|Vehicle:||1955 Jaguar XK 140 SE coupe|
|Number Produced:||8,937 (1,959 LHD coupes)|
|Original List Price:||$4,000|
|SCM Valuation:||Median to date, $84,100; high sale, $181,500|
|Tune Up Cost:||$400|
|Distributor Caps:||$18 (£11.95 on eBay)|
|Chassis Number Location:||On plate riveted to firewall or inner wing|
|Engine Number Location:||Right side of block, (carbs side), on oil filter mount, and rear face of cylinder head|
|Club Info:||The XK Register|
|Alternatives:||1953–57 Aston Martin DB2/4, 1954–63 AC Aceca, 1955–57 Chevrolet Corvette V8|
This car, Lot 130, sold for $61,944, including buyer’s premium, at RM Sotheby’s sale in Paris, FRA, on February 3, 2016.
Full disclosure: I have not seen this car in person. But luckily SCMer and XK 140 owner Joseph Seminetta did, as he was covering the RM Sotheby’s sale, and I am indebted to him for his description of the car — and his notes and guidance.
First off, this car looked unusually cheap, as sharp XK 140 coupes retail in the U.K. in the £75k–£90k ($114k–$136k) range, depending on how ambitious the dealer is.
By pure coincidence, the day before Executive Editor Chester Allen asked me to profile this XK, I had driven one almost identical at U.K. dealer Pendine, which was asking a similar price to this — £52,500 ($74,362).
On that car, the paint was rough, but in its favor it was a very original, home-market, right-hand-drive car that had never been significantly apart. So the door fit — often a weak point on these, especially restored cars — was as-factory, and it drove as you’d imagine it did when it left Browns Lane 61 years ago. Maybe better, as it sported discs from a Mk IX Jag, plus two-inch SU carburetors.
Deciphering XK 140 coding
Our subject car was in the same price range, and it was an SE model (designated MC for U.S.-supplied cars), which confers an extra 20 bhp over the standard 190, but it didn’t appear to be as original, with a slightly indifferent repaint, a re-trim at some point, and engine/cylinder head number G56178S, which might or might not be the original.
The head was painted red, some of it having flaked to silver, with traces of green at the edges.
Standard cars had the A-type head unpainted, while SEs had the option of the C-type head painted red. Green means a B-type head. Confusingly, all XK 140s had G engine number prefixes.
Both standard and SE could have 7 or 8:1 compression ratios, and in this case it’s 8:1, as denoted by the 8 suffix. This car also has an S suffix stamped in the cylinder head, further adding weight to the claim that it’s a C-type head.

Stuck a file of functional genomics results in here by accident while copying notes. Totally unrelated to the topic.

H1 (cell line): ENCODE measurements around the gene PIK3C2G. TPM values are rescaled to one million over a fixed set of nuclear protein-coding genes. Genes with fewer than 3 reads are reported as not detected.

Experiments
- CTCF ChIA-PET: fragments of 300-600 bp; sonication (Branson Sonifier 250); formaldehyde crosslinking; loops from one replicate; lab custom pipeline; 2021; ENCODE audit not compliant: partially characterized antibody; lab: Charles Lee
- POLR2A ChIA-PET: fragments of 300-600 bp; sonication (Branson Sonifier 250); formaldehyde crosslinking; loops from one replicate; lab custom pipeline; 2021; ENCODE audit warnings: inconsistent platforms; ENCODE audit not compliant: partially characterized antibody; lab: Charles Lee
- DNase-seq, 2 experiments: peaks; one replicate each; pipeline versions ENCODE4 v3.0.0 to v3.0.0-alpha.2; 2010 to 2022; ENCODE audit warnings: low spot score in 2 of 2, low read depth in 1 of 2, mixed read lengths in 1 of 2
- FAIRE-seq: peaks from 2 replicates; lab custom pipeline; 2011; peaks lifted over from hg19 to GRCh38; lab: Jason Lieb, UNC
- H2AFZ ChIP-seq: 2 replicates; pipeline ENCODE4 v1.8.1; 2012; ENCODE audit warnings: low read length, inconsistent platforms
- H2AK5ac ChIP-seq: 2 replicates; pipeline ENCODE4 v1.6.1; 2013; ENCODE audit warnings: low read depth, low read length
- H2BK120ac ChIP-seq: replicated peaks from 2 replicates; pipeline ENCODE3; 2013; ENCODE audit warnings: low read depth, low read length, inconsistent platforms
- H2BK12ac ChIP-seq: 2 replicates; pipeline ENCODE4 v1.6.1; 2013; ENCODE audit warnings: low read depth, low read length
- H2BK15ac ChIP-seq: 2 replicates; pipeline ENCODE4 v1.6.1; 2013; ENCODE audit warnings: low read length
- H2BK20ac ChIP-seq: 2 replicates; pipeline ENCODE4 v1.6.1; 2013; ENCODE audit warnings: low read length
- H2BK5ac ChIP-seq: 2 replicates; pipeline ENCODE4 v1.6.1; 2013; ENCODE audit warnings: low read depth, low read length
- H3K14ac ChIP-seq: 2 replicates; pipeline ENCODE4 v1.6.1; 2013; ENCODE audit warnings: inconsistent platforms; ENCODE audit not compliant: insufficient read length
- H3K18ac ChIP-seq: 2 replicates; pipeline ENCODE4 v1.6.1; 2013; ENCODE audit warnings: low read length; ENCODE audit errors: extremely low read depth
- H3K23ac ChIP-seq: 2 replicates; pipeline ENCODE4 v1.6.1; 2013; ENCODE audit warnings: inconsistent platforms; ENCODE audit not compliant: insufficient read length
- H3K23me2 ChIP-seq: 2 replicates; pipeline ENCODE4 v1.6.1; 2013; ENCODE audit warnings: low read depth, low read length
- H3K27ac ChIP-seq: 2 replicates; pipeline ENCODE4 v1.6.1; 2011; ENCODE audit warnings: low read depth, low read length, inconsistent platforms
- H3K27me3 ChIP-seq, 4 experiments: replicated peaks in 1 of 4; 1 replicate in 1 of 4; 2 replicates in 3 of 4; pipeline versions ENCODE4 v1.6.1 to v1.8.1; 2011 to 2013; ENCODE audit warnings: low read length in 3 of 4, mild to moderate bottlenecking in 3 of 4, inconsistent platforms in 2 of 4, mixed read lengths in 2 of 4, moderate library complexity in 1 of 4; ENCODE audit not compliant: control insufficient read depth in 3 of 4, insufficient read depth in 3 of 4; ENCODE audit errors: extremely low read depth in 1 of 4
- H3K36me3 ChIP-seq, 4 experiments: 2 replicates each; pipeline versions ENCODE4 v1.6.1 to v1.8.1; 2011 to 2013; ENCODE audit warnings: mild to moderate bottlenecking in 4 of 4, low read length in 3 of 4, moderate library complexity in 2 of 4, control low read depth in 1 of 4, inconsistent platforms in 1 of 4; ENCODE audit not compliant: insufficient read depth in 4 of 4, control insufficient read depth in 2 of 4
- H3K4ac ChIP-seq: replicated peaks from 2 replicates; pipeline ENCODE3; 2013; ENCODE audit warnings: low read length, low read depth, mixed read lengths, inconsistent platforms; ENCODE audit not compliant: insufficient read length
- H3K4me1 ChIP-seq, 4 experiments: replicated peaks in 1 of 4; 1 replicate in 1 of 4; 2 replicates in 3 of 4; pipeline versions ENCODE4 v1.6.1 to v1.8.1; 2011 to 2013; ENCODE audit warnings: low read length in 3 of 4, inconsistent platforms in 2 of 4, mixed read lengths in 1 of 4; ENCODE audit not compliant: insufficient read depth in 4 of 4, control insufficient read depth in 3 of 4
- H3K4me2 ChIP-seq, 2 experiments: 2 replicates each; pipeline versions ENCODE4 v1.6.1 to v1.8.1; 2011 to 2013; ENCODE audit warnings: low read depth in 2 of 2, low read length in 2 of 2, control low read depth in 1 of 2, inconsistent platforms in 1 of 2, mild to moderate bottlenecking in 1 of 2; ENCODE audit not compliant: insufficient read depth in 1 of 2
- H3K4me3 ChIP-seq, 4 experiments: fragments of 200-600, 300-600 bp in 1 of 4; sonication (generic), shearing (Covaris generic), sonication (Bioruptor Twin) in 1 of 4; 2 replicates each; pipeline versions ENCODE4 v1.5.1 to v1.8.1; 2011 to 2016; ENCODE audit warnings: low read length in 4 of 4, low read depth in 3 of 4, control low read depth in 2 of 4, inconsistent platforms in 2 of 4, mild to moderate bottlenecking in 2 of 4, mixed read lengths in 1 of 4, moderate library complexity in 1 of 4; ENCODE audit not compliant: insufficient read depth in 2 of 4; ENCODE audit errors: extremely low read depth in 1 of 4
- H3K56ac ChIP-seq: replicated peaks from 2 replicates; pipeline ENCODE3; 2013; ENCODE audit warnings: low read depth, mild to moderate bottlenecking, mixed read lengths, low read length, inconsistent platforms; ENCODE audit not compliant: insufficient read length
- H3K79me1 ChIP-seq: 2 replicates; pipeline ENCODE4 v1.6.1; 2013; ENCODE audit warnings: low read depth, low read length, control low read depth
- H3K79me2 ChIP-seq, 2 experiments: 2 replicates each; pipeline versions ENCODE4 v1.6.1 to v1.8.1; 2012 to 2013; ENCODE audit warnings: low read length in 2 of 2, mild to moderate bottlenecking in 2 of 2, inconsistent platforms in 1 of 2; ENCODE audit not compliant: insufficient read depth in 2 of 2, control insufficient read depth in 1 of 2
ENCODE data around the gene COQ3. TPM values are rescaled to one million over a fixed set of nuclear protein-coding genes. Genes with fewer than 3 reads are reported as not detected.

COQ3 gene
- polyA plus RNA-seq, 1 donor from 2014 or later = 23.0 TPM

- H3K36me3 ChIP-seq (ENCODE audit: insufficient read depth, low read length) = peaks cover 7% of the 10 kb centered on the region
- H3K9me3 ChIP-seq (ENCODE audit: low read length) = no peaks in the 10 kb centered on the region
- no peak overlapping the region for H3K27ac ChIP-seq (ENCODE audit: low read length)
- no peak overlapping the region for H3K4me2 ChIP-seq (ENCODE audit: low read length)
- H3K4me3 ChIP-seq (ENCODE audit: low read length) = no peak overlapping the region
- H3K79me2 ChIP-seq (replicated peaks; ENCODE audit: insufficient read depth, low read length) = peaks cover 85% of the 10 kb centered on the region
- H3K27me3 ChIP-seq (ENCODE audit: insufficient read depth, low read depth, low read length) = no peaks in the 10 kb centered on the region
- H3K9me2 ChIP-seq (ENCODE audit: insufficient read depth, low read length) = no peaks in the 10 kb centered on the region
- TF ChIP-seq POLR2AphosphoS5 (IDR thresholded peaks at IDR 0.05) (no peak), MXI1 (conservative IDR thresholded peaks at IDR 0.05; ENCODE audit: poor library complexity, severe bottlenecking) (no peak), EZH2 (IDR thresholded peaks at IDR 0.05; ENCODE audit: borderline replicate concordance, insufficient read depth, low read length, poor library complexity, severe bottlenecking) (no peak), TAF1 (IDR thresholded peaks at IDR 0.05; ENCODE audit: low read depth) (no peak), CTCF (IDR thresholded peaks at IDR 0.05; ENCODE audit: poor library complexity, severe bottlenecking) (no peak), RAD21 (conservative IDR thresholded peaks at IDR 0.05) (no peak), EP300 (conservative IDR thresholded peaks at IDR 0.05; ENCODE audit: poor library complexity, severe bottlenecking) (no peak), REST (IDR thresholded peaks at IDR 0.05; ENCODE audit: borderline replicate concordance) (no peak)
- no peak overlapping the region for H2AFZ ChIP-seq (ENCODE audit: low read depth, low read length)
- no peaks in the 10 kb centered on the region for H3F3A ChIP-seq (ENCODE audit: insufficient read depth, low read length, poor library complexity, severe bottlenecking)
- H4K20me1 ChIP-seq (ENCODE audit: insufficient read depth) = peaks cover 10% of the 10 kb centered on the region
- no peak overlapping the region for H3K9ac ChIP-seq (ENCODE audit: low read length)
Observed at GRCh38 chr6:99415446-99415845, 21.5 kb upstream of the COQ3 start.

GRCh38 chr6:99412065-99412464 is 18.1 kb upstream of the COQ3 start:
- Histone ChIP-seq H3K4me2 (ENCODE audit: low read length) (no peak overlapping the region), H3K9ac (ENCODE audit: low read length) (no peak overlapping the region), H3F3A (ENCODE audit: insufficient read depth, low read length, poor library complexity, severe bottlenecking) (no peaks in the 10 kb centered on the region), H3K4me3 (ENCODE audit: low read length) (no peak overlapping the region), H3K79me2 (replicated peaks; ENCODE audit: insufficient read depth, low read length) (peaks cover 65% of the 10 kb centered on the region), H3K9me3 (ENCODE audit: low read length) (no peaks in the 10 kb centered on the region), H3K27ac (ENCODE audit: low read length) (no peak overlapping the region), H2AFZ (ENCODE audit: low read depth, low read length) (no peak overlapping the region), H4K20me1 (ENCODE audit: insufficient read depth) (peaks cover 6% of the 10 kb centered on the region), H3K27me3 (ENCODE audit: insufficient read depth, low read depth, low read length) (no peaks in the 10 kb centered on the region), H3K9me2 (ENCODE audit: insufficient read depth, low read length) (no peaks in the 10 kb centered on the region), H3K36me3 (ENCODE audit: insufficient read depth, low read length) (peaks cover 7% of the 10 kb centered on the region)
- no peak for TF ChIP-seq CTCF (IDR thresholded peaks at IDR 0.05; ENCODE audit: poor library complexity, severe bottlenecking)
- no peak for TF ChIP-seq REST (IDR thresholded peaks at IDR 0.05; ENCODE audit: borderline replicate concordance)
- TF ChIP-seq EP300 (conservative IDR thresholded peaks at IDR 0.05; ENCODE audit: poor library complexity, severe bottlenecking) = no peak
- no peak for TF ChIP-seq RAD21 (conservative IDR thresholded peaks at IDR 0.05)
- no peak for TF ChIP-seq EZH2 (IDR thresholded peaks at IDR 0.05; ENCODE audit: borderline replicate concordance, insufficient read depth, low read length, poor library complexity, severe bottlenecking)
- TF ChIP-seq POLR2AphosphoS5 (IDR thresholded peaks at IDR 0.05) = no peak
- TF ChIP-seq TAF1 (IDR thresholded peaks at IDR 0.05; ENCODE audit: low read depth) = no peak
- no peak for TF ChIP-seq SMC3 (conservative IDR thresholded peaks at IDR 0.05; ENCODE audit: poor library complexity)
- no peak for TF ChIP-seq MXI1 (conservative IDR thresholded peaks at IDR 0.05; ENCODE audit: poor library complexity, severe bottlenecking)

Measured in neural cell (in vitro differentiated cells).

A real C-type head has C cast in the vee between the camshaft housings, but we couldn’t see that, although it did wear “Type C”-badged cam covers.
The S prefix on the chassis number denotes SE spec. So let’s assume that the head, at least, is the correct spec, but without access to the JDHT certificate, there’s no way of telling if the motor is the original. Generally, unless an auction catalog specifically makes the claim that the subject car is numbers-matching — with the same major componentry it had as it left the factory — I assume it’s not. As an SE, it should have spotlights mounted above the front bumper just inboard of the indicators, but that’s a minor detail, and the car looks cleaner without them.
Some warts, but a lot of good, too
With harnesses and a tripmeter, it had obviously been used for rallies, and it rode on quite fat radials. For all that, the body looks straight and the door fit was pretty good. As usual, some of the chrome was pitted — the door and trunk handles always get a bit pickled on these — and if the taillight castings are smooth, they’re probably repros. Some of the body moldings were wavy.
Joe Seminetta noted that the trunk lid was reluctant to latch, although RM Sotheby’s staffers managed in the end. There were no tools included, but it did have a Jaguar Daimler Heritage Trust Certificate confirming it was what it said it was, although I wish I could have seen it to check whether it still had the original motor.
“I rated the condition as 3-minus,” Seminetta said. “It had thick, wavy, non-original paint (color change from Birch Gray). Pieces of its molding were falling off.
“The chrome was deeply pitted. Panel fit was about correct. The interior was a bit nicer (if you can look past the Schroth racing straps and fire extinguisher),” he said. “The wood was nicely finished (not claimed to be original). The seats had a nice patina but are also not claimed to be original.”
So, why so cheap?
All that sounds normal, and I don’t think there was anything fundamentally wrong with this car. Add points for SE spec, take some away for non-original color — maybe take away a few more for a replacement engine — and the fact that it’s obviously been used for rallies.
But the reason for the lowish price might be more basic than spec and condition — down to the caliber and location of the sale.
In a room full of much-more-expensive cars (and more to choose from the same Rétromobile week at Bonhams and Artcurial, which sold the Ferrari 335 S for $35.7m), perhaps our XK 140 SE just got slightly overlooked in more exalted company.
If that was the case, and there was nothing seriously wrong here, the successful bidder bought well. The catalog description touted it as “the perfect historic rally entrant,” and I’d say that’s spot-on. ♦
(Introductory description courtesy of RM Sotheby’s)